Les Préludes

Les Préludes is one the most frequently performed of Liszt’s symphonic poems. We can trace the genesis of this work back to 1844. At first hearing, its title is distinctly odd: it bears no resembles to the preludes of Bach or Chopin. The explanation can be found in the work of the poet Alphone de Lamartine (1790-1869.) Liszt defined the programme of Les Préludes by referring to the following Lamartine lines: „What else is our life except a series of preludes to an unknown song, the first note of which is extinguished by death?” We now know however, that Liszt only appended this explanation at the very last moment, once the composition was complete, creating the misleading impression that it was the Larmartine text that inspired it. We know of a number of earlier versions for the frontispiece to the score, but the final printed version used words by Hans von Bülow. In 1854, the symphonic poem was premiered in Weimar, conducted by Franz Liszt himself, and although it was loosely linked to Lamartine’s meditative writing (in the sense that there are pastoral and military sections), this loose relationship was enough to fundamentally influence the interpretation of Liszt’s symphonic poem for many decades. Although the origin of the work offers a quite different interpretation, we should not lose sight of the fact that Liszt himself chose the Lamartine poem as the centre of interpretation.

The music of Les Préludes was originally inspired by the poems of Joseph Autran (1813-1877). Liszt first became acquainted with Autran in 1844 in Marseille. Autran enthusiastically praised Liszt’s work in the local newspaper and broke into verse for the occasion. The verse – Les Aquilons (the North Wind) – won Liszt’s approval and he composed a choral work to the text which was an expansive hymn to freedom. A year later, during a Spanish tour, Liszt set a further three Autran verses to music: Les Flots (The Waves), Les Astres (The Stars), La Terre (The Eearth). Liszt intended to create a choral cycle from these works which he called Les Quatre Éléments (The Four Elements.) A choruses were prefaced with an orchestral introduction (Prelúdium) which first Conradi orchestrated. Around 1850. Raff was asked to rework it and then Liszt himself altered the entire orchestration between 1852 and 1854. It was only in this final phase of creative work that Liszt came up with the work’s title and the allusion to Lamartine. The musical material however, continued to be mined from the Four Elements. The finished one movement work can be subdivided into four sections, each one being interpretable as an independent movement. The first part (Andante – Andante maestoso) presents the work’s two themes (its musical thought.) The first theme is introduced by the brass instruments above an undulating string accompaniment. The lyrical second theme (dolce, espressivo ma tranquillo) is heard on viola and the horns.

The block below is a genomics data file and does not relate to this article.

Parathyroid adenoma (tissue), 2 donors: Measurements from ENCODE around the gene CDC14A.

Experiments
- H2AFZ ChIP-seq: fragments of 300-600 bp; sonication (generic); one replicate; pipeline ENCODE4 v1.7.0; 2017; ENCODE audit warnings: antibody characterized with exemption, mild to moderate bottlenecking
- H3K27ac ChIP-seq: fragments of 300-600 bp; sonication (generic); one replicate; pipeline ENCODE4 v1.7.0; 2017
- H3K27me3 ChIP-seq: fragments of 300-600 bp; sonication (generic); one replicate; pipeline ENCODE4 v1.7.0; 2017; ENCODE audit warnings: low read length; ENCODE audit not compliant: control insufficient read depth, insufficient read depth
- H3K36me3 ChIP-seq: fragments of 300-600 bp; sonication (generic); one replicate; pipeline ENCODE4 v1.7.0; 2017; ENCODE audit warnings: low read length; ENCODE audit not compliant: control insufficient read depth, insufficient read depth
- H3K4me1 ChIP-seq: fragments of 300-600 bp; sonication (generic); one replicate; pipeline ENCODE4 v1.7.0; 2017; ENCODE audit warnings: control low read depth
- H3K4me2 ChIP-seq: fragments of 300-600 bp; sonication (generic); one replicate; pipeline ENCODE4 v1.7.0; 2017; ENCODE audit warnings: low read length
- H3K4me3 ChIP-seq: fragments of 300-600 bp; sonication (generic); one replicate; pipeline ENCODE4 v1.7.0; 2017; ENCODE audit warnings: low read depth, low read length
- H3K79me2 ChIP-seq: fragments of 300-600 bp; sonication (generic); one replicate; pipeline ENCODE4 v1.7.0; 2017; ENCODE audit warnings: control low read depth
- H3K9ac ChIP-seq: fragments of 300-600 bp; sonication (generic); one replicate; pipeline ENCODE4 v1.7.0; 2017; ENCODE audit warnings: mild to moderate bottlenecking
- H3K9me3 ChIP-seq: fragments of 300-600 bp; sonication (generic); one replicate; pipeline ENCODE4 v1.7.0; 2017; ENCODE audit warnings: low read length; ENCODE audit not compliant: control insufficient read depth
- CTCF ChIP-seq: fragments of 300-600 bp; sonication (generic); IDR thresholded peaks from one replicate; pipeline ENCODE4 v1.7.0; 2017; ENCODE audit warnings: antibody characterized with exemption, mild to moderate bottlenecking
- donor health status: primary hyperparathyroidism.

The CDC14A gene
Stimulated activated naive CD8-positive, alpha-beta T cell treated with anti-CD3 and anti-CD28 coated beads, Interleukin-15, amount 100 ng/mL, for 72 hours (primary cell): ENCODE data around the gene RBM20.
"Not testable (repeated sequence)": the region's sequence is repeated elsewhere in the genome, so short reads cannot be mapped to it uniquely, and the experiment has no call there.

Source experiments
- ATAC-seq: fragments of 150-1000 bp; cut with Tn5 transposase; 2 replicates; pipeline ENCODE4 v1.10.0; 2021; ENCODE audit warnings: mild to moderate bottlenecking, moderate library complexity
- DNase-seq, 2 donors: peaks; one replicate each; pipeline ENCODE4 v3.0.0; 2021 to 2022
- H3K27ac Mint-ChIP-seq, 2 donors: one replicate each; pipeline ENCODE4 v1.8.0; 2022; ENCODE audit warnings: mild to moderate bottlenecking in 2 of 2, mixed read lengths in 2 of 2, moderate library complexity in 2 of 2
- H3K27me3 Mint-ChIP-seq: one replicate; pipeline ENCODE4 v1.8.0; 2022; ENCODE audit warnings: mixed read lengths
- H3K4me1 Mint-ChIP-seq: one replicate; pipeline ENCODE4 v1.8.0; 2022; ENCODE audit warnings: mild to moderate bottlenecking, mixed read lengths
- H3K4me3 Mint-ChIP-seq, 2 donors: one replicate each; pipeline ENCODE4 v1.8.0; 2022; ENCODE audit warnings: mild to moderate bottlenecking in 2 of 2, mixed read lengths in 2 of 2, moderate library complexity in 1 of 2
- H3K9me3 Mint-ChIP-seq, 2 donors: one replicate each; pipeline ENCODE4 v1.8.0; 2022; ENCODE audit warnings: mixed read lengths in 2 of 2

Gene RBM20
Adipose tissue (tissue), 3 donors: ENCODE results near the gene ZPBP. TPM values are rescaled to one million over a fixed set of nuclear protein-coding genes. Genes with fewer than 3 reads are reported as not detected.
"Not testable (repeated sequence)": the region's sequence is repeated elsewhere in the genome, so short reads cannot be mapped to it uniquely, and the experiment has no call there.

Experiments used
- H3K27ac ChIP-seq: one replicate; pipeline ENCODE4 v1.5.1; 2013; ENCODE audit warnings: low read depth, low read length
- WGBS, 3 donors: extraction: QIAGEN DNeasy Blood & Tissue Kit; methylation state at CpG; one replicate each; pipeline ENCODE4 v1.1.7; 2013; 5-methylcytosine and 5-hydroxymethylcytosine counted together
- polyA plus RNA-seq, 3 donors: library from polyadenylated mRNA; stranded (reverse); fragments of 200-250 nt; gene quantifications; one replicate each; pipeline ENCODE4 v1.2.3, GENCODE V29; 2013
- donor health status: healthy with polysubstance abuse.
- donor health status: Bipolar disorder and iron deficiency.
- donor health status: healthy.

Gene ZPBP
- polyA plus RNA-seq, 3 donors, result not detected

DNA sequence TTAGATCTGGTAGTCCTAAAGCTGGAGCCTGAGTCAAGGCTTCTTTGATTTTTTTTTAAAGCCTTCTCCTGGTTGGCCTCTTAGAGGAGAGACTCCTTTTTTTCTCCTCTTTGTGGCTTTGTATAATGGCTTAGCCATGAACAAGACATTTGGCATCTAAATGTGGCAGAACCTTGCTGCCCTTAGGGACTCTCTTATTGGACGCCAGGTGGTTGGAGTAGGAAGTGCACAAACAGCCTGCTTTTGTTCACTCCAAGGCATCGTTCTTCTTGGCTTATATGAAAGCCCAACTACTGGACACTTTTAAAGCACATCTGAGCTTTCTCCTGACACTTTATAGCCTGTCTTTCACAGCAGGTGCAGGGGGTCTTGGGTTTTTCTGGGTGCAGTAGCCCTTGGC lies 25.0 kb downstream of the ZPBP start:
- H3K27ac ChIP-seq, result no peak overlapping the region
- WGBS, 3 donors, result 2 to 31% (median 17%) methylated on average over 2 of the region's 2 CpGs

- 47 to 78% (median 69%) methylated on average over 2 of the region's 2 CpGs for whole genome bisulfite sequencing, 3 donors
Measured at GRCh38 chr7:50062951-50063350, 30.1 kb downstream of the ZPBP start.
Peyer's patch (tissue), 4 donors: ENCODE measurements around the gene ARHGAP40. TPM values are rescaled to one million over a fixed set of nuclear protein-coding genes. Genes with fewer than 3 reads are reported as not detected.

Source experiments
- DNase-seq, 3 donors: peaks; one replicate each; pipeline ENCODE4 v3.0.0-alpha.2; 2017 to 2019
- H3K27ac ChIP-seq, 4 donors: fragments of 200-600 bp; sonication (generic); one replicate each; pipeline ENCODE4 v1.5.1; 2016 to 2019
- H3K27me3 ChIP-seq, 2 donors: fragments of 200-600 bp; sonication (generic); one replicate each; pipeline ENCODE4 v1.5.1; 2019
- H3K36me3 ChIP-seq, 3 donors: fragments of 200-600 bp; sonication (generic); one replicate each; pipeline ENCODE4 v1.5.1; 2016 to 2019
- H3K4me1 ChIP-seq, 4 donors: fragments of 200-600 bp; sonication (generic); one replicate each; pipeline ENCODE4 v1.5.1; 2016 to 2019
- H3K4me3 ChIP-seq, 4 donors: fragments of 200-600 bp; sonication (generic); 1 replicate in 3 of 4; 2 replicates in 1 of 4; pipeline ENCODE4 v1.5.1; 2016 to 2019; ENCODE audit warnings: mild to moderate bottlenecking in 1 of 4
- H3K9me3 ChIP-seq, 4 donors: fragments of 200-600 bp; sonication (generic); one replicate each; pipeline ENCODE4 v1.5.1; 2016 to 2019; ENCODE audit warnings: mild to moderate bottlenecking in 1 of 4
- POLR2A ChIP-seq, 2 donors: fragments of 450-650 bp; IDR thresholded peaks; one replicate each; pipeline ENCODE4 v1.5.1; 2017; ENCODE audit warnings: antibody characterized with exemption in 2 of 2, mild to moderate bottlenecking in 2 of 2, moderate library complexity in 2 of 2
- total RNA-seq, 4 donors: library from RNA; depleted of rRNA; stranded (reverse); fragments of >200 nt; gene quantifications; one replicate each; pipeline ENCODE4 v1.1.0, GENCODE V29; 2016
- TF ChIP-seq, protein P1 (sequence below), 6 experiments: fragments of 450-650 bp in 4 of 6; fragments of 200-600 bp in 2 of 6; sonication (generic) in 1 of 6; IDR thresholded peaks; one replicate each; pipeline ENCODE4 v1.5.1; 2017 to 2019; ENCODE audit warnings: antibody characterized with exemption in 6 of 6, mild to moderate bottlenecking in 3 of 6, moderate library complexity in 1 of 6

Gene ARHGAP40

Typical of Liszt, both themes derive from an embryonic three note motif. In the subsequent „movements”, this embryo develops, taking on further guises. The second section (Allegro ma non troppo) is stormy music. In the third episode (Allegretto pastorale) we hear two distant variations of the themes. In the dramatic climax of the movement, these themes are brought back in their original form. The finale (Allegro marziale animato) is a triumphant military fanfare in which the originally soft second melody is transformed into a tune with a harsh march character. This metamorphosis unmistakably illuminates the mutual roots of the two prevailing themes.


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